This petition was created by the Java EE Guardians. We are a group of people and organizations very concerned about Oracle’s current lack of commitment to Java EE. We are doing everything we can to preserve the interests of the Java EE community and the global IT industry. We believe that working together – including Oracle – we can ensure a very bright future for Java, Java EE and server-side computing. To make any of this possible we urgently need your support. Please help us by signing this petition. Every voice counts. Java EE is incredibly important to the long term health of the entire Java ecosystem. This is because of the basic fact that Java on the server will remain mission critical to global IT in the foreseeable future. Hundreds of thousands of applications worldwide are written in Java EE, many of those applications are regularly being brought to light. Even applications and frameworks that claim they do not use Java EE are in fact heavily dependent on many Java EE APIs today and going forward, regardless of trends like cloud or microservices. Just some of these APIs include Servlet, JAX-RS, WebSocket, JMS, JPA, JSF and so much more. There were no less than 4,500 input points to the groundbreaking, unprecedented survey to determine Java EE 8 features. In major survey after survey developers continue to show their strong support for Java EE and its APIs. Java EE vendors and products are some of the most enviably profitable in our industry certainly including Oracle and WebLogic. Few multi-vendor open standards are as widely implemented, supported, depended upon or as widely participated in as Java EE. Indeed there are no practical alternatives to Java EE as an open standards based platform. There is an extremely passionate, responsible community behind Java EE – most technologies would be hard pressed to find anything like the Java EE community. The Java EE Guardians is a testament to this fact. There is growing evidence that Oracle is conspicuously neglecting Java EE, weakening a very broad ecosystem that depends on strong Java EE development. Almost all work from Oracle on Java EE has ceased for more than six months with no end to the inactivity in sight. Unless things change soon Java EE 8 won’t be delivered in anywhere near the time when it was initially promised if it is delivered at all. It is very difficult to determine why this neglect from Oracle is occurring or how long it will last. Oracle has not shared it’s motivations even with it’s closest commercial partners let alone the community. A very troubling possibility is that it is being done because Oracle is backing away from an open standards based collaborative development approach and is instead pursuing a highly proprietary, unilateral path. There is a lot the community is doing together to try to tackle this problem the best we can. We are continuing to enthusiastically evangelize Java EE, including Java EE 8. We are strongly supporting active Java EE 8 JSRs like CDI 2 led by companies like Red Hat. We are lobbying Oracle to fulfill its commitments to the Java EE community through all channels available to us. This includes Java EE 8 expert groups as well as the Java Community Process (JCP) Executive Committee (EC). We are keeping all Java EE 8 expert group discussions active, in many cases despite lack of activity from Oracle. We are moving ahead Java EE 8 reference implementations, TCKs and specification documents through open source in many cases despite inactive Oracle specification leads. Our biggest challenge in this regard is access to the TCK and getting our work accepted by Oracle specification leads. We are exploring whether some inactive Oracle led JSRs can switch ownership to us or vendors like Red Hat, IBM, Tomitribe or Payara. Our biggest challenge in this regard is persuading Oracle to relinquish control of JSRs they are not delivering on. In conjunction to the above, in the interim we will provide the functionality that should be standardized in Java EE through open source. We will work with vendors like Oracle, Red Hat, IBM, Tomitribe and Payara to include these features in their Java EE runtimes out-of-the-box. We will provide these features to vendors completely free of charge with the clear goal of standardization as quickly as possible via the JCP. As committed as we are we still need Oracle to cooperate with us as a responsible, community focused steward to move Java EE forward. Persuading Oracle to adapt to the legitimate interests of people outside of itself – even its own customers – has proven challenging in the past. In all likelihood it may not be easy this time either, though there must always remain plentiful room for reasoned optimism. That is why your voice is so very important. Please join us in signing this petition to ask Oracle to: Clarify how it intends to preserve the best interests of the Java, Java EE and servers-side computing ecosystems. Commit to delivering Java EE 8 in time with a reasonable feature set that satisfies the needs of the community and the industry. Effectively cooperate with the community and other vendors to either accept contributions or transfer ownership of Java EE 8 work. After signing the petition please join us at javaee-guardians.io. The Java EE Guardians include many technical luminaries, journalists, Java Champions, JCP experts, JUG leaders and Java developers including Dr. James Gosling, Cameron McKenzie, Arjan Tijms, Bauke Scholtz, Werner Keil, Reza Rahman and Kito Mann. The Java EE Guardians include many Java User Groups and companies around the world including Connecticut JUG, Istanbul JUG, the Japan JUG, Columbus, Ohio JUG, Peru JUG, Madras JUG, India, Esprit Tunisian JUG, Pakistan JUG and Bulgarian JUG.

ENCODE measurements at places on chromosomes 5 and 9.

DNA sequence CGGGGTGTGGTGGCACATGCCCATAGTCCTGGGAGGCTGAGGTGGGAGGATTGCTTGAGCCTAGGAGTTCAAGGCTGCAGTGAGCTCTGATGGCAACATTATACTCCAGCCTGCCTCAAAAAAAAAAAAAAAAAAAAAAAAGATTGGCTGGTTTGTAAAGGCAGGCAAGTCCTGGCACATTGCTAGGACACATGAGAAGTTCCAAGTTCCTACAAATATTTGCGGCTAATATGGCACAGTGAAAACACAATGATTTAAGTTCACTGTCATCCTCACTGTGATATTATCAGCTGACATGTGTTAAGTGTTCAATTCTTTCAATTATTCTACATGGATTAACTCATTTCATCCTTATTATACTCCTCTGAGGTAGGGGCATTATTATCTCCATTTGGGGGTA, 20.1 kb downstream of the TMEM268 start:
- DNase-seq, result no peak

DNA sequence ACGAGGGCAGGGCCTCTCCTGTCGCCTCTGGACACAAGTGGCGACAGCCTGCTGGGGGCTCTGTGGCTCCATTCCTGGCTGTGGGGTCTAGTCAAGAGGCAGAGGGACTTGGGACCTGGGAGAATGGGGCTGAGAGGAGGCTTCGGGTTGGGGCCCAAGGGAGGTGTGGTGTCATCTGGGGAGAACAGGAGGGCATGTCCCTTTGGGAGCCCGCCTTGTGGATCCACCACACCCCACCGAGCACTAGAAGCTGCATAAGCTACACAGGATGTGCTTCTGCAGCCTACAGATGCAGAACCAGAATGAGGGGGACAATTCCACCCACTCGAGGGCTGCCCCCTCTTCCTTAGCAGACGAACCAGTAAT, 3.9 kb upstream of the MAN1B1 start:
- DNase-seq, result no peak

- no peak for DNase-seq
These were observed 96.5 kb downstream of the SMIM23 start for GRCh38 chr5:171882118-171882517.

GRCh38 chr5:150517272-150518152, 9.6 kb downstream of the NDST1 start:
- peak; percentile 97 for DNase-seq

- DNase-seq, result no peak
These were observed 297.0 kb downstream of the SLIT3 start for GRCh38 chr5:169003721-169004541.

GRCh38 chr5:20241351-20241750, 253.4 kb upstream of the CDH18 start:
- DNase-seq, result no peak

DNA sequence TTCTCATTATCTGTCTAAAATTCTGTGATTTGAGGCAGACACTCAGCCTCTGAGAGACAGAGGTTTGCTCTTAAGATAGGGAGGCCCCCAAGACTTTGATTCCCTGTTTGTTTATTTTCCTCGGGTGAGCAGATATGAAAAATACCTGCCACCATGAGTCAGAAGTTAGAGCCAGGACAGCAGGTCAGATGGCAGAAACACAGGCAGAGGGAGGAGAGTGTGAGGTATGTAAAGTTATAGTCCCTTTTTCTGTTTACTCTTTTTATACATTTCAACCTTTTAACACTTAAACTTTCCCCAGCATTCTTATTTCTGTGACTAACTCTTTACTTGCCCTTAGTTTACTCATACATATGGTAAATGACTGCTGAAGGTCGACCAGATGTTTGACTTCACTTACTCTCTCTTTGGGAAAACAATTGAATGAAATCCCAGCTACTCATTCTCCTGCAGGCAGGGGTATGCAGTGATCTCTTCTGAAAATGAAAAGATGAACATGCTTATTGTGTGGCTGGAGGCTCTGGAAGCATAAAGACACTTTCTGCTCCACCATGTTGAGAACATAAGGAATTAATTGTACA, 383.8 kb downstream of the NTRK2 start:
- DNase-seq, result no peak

Java EE Guardians